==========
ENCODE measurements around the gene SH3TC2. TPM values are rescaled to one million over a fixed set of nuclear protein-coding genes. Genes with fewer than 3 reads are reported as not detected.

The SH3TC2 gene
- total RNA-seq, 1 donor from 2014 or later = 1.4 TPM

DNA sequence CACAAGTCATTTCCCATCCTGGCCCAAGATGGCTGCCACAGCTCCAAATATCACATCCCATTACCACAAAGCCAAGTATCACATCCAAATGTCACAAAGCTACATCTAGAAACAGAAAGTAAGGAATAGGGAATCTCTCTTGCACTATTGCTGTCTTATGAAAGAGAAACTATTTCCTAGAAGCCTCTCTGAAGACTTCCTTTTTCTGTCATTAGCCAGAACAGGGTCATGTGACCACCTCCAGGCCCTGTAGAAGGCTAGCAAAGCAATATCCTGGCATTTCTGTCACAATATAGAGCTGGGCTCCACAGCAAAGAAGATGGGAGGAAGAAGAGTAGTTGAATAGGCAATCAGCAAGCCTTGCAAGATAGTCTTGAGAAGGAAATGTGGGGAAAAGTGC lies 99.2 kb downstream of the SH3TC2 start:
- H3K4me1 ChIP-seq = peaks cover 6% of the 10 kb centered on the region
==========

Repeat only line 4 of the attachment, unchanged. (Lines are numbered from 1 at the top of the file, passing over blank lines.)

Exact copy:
DNA sequence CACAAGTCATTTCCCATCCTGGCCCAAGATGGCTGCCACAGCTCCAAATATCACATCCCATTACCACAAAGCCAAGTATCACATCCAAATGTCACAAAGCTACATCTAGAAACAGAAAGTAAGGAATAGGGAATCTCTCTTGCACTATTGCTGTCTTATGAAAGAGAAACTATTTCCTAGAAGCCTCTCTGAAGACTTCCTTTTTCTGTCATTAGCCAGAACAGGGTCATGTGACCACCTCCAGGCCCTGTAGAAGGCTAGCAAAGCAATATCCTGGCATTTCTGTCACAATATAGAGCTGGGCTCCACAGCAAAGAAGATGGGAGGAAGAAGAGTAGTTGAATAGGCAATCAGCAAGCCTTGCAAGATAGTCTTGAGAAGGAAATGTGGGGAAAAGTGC lies 99.2 kb downstream of the SH3TC2 start: